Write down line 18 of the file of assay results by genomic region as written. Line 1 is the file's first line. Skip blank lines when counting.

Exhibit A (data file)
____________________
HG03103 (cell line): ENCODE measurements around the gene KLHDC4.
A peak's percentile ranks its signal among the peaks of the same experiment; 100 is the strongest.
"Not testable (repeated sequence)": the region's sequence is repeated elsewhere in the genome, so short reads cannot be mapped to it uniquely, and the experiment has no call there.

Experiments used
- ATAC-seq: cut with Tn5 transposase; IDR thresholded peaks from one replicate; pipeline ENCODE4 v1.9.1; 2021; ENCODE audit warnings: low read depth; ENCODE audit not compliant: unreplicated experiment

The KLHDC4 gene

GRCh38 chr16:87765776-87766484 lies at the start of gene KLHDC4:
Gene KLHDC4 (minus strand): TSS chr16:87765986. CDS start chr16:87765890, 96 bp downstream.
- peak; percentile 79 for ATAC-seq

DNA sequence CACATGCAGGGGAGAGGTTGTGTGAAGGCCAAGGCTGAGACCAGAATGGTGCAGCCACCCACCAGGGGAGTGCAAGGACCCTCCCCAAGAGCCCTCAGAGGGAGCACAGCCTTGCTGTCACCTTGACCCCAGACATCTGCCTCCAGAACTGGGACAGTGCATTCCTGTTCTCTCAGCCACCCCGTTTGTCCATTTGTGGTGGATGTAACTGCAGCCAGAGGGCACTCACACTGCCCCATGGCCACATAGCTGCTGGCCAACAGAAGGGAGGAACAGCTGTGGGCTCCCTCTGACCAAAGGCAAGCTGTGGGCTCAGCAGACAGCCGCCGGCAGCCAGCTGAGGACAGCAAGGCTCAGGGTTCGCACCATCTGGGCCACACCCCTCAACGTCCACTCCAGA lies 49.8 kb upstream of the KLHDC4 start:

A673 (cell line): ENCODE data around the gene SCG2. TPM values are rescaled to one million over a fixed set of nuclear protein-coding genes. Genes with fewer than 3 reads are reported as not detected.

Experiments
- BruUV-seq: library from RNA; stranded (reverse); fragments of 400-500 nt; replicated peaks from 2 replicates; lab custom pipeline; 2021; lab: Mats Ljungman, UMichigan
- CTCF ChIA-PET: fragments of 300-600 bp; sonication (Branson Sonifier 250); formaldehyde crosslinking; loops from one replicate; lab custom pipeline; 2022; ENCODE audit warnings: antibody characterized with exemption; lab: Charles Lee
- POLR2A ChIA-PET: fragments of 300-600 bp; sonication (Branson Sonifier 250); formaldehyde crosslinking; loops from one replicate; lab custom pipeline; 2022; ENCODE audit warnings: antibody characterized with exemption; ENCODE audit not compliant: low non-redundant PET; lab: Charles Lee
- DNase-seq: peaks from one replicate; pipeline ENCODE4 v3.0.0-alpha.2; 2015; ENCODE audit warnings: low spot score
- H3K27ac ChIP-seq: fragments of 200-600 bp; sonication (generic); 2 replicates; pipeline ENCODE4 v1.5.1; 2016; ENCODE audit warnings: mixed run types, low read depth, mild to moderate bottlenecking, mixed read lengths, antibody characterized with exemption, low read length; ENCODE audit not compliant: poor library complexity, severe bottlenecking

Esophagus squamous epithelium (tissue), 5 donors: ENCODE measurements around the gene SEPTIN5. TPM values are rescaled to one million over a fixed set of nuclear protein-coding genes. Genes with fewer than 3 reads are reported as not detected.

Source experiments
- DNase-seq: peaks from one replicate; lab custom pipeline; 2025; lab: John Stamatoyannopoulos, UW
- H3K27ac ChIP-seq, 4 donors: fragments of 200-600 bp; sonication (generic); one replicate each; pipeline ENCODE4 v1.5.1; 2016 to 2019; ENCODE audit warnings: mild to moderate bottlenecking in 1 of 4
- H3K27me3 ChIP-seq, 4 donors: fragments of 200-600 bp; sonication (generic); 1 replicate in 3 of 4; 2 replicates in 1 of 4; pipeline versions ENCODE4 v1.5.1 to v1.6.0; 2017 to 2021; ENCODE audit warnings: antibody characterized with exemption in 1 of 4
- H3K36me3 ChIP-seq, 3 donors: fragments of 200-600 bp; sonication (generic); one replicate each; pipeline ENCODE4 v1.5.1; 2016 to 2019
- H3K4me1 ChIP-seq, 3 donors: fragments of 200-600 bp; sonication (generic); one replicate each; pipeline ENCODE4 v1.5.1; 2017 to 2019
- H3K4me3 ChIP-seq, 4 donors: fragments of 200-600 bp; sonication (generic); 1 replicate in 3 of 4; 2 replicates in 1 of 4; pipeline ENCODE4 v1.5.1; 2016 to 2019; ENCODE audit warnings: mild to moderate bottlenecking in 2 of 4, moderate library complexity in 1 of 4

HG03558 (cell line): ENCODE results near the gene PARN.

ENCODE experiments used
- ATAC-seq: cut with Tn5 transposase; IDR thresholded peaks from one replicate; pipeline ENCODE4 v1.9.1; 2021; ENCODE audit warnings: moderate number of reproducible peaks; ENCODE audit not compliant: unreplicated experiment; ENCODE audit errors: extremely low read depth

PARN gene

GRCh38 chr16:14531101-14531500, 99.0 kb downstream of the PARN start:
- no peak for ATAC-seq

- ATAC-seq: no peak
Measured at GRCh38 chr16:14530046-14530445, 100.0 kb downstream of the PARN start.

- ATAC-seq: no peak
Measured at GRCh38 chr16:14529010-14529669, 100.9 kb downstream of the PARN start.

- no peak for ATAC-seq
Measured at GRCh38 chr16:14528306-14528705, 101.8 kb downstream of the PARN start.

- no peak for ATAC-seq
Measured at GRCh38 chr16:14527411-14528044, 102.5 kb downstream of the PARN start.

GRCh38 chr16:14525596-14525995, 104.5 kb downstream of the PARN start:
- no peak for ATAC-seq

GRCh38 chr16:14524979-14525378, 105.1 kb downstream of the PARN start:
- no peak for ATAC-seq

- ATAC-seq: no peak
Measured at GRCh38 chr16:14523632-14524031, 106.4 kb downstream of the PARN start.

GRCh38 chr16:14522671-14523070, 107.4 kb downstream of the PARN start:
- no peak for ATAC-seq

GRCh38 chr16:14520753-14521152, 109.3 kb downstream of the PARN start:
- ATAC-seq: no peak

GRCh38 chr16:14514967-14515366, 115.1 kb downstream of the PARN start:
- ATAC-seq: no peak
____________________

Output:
Esophagus squamous epithelium (tissue), 5 donors: ENCODE measurements around the gene SEPTIN5. TPM values are rescaled to one million over a fixed set of nuclear protein-coding genes. Genes with fewer than 3 reads are reported as not detected.